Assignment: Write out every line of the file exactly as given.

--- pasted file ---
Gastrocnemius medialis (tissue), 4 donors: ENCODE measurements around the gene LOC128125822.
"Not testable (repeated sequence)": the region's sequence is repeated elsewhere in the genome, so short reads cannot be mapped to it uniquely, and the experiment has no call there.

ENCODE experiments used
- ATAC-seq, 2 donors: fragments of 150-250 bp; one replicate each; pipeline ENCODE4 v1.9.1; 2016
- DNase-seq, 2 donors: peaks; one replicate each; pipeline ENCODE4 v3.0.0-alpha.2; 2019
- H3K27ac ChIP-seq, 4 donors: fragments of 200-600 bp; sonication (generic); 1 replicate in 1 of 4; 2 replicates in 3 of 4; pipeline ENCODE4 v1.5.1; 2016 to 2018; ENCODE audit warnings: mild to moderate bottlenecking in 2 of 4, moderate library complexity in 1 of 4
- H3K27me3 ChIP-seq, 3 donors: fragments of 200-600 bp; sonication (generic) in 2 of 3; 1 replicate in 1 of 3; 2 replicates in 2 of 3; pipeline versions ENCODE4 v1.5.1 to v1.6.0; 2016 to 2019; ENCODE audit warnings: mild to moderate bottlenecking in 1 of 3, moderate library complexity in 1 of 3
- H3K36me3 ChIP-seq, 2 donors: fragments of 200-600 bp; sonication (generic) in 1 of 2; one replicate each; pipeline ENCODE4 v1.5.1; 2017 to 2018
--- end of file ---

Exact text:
Gastrocnemius medialis (tissue), 4 donors: ENCODE measurements around the gene LOC128125822.
"Not testable (repeated sequence)": the region's sequence is repeated elsewhere in the genome, so short reads cannot be mapped to it uniquely, and the experiment has no call there.

ENCODE experiments used
- ATAC-seq, 2 donors: fragments of 150-250 bp; one replicate each; pipeline ENCODE4 v1.9.1; 2016
- DNase-seq, 2 donors: peaks; one replicate each; pipeline ENCODE4 v3.0.0-alpha.2; 2019
- H3K27ac ChIP-seq, 4 donors: fragments of 200-600 bp; sonication (generic); 1 replicate in 1 of 4; 2 replicates in 3 of 4; pipeline ENCODE4 v1.5.1; 2016 to 2018; ENCODE audit warnings: mild to moderate bottlenecking in 2 of 4, moderate library complexity in 1 of 4
- H3K27me3 ChIP-seq, 3 donors: fragments of 200-600 bp; sonication (generic) in 2 of 3; 1 replicate in 1 of 3; 2 replicates in 2 of 3; pipeline versions ENCODE4 v1.5.1 to v1.6.0; 2016 to 2019; ENCODE audit warnings: mild to moderate bottlenecking in 1 of 3, moderate library complexity in 1 of 3
- H3K36me3 ChIP-seq, 2 donors: fragments of 200-600 bp; sonication (generic) in 1 of 2; one replicate each; pipeline ENCODE4 v1.5.1; 2017 to 2018